Thanks to Queen Sirikit’s birthday, Robb and I got a 3-day weekend and we actually went somewhere! Our destination was Ayutthaya, the second capital of Siam way back when. We probably should’ve gone here on our first visits to Thailand, but somehow we decided now was the time… for me 10 years later (and for Robb 3 years).
We decided to go super cheap. We went by train and 3rd class. According to the Thai Railways website, it would only take 53 minutes! And who needs air conditioning when it’s only 34 degs C (93 degs F) and 82% humidity, right? The ticket was only 20THB (~$0.60 USD)!
The train was late by 30 minutes. The wait was acceptable. We could’ve gone to Bangkok’s main train station, Hua Lamphong, but we chose to head a little north to Bang Sue, a small, outdoor substation. By the time we got on, the train was packed.
We arrived in Ayutthaya by midday, sweaty and vowing to go back to Bangkok another way. Our homestay, Baan Are Gong, was a 5 minute walk from the train station and a 30 second walk to the river. Wanting to do something super touristy with minimal effort, we signed up for an evening boat trip for 180THB ($5.41).
First stop on the boat tour was Wat Phanan Choeng (วัดพนัญเชิง). This Buddhist temple was built in 1326 and is home to Luang Pho Tho (หลวงพ่อโต), a 19-meter tall gold Buddha. We were lucky to watch them change and fold away his gold robe. I can’t even image the bill to wash all that fabric! (20THB admission fee.)
Next was Wat Phutthaisawan, an active monastery that was built in 1353. The temple was likely built by the large number of enslaved Khmer inhabitants forcibly removed from Angkor to Ayutthaya at that time. Sadly, we didn’t have a lot of time to explore this temple. I would chalk it up as a bit weird with its dozens of chicken statues. A big plus for this place was that they had free cups of water! (Free admission!)
The final Wat Chaiwatthanaram (วัดไชยวัฒนาราม), built in 1630. Robb and I were less inclined to pay the 50THB fee to get in (as with a few others in our boat tour). So we sat outside and enjoyed the view from afar instead.
We nabbed the front seat for the 20 minute boat ride back to the homestay. We past a few tug boats and stilt houses, and the people on them actually waved when I waved! We ate street food and called it an early night as our nicely air-conditioned room was calling us.
After a somewhat sleepless night of creaky wooden floors, loud German neighbours and the constant sound of tugboats, we woke up ready to conquer as much of Ayutthaya as we could. We hired bicycles (with baskets) for 50THB per bike and we were off. We stopped at Wat Maha That (วัดมหาธาตุ) and tried to beat the rush of the Bangkok day-trippers. Nobody really knows when this temple was erected, but best guesses are around the 1350’s. The only reason why tourists go here is because of the Buddha head in the roots of a tree. We meandered around the vicinity until we saw the masses entering. (50THB entry fee.)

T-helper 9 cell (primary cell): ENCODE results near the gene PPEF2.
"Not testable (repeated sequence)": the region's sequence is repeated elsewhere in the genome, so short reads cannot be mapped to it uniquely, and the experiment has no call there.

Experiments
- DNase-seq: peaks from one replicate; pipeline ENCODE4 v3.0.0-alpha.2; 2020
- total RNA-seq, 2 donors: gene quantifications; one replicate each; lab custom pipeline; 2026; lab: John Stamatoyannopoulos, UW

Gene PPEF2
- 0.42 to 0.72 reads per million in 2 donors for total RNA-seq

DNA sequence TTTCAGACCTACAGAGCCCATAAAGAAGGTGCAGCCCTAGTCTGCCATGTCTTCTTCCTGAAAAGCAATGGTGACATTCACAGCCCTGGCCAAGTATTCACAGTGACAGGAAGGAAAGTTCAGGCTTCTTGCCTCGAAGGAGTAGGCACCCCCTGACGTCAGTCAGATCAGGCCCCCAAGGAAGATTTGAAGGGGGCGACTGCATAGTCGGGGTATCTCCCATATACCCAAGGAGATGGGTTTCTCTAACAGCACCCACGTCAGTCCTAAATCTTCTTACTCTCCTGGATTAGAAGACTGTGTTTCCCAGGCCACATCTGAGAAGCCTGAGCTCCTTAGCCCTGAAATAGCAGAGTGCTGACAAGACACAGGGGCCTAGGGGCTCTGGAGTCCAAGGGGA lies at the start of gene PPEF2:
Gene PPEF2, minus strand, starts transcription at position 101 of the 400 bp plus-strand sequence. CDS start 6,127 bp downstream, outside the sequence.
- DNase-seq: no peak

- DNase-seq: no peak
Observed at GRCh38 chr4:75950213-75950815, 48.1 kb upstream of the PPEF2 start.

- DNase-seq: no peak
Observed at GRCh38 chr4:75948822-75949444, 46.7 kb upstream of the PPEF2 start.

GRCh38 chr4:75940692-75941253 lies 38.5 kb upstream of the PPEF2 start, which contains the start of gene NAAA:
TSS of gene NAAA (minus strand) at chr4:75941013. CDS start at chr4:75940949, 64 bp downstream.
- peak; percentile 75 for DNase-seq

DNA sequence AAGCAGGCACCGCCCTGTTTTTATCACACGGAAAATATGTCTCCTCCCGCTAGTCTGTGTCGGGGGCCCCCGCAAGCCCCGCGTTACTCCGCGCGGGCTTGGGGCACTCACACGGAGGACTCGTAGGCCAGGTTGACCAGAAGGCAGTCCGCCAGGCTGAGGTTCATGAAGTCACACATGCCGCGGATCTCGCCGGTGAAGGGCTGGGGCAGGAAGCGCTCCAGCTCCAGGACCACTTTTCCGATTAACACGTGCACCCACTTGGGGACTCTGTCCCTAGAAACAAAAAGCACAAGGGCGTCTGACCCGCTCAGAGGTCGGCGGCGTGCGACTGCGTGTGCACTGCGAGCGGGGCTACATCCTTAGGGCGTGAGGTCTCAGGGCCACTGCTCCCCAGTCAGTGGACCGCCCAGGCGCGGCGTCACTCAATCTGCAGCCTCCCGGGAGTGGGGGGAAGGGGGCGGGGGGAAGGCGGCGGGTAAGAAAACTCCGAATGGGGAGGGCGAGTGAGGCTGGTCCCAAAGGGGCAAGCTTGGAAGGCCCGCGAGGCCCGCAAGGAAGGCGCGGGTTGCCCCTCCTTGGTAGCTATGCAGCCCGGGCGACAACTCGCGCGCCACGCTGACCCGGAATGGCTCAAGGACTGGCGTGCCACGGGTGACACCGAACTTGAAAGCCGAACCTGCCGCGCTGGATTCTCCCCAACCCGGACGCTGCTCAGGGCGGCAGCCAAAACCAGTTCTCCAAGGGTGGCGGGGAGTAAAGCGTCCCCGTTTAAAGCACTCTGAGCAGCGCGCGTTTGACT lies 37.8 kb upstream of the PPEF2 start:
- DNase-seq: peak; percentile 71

We had already hit our temple capacity by the fourth temple, so we cycled around the inner island before heading out.
One odd-ball museum we did find in Ayutthaya was the Baan Hollanda, a museum dedicated to the history of the Netherlands in Thailand. And this place was not easy to find! We had to bike through a dirt parking lot, into an unmarked dirt path with lots of abandoned boats. The road ended with a patch a grass and a sign.
Sometimes, I forget that the Netherlands was once a nation that had many lands outside of Europe. Robb acknowledges that his country’s past is something he’s not proud of, but he didn’t do it himself. It was just weird to see all these Dutch things in the middle of Thailand. After going through the exhibition of the Dutch’s sea-fearing days, we dined on Dutch delicacies like bitterballen and kroket… deep fried goodness.
One of Ayutthaya’s food specialties are kuay tiao ruea or boat noodles. Back in the city’s heyday, Chinese vendors plied the many canals selling bowls of rice noodles in pork broth tempered with roasted pig’s blood from the comfort of their wooden sampans. Today, these long and narrow rowboats remain, but they’re propped up and used as counter space at the boat noodle shops found all over town. We had our boat noodles at Krung Kao, a local joint. If we had pointed to the picture of the proper boat noodles, it would’ve been 15THB per bowl. Instead, we got boat noodles with meat, which set us back 40THB per bowl. Deceiving, yes. But still very delicious.
With the midday heat, we decided to head back home to Bangkok. Since we had to go back to our homestay to pick up our things, it was easiest to go back by train. The way to Bangkok wasn’t so bad. We had a small taste of the air-conditioned 2nd class before we were kicked out to 3rd class. But we had space and all the windows were open.
In theory, we could’ve done Ayutthaya in a day, but it would’ve been a very long day. Take your time here as the heat in the central part of Thailand can really get you. Finally, we can knock Ayutthaya off our list. Now, we have to wait for our next 3-day weekend… in October… (sadness…)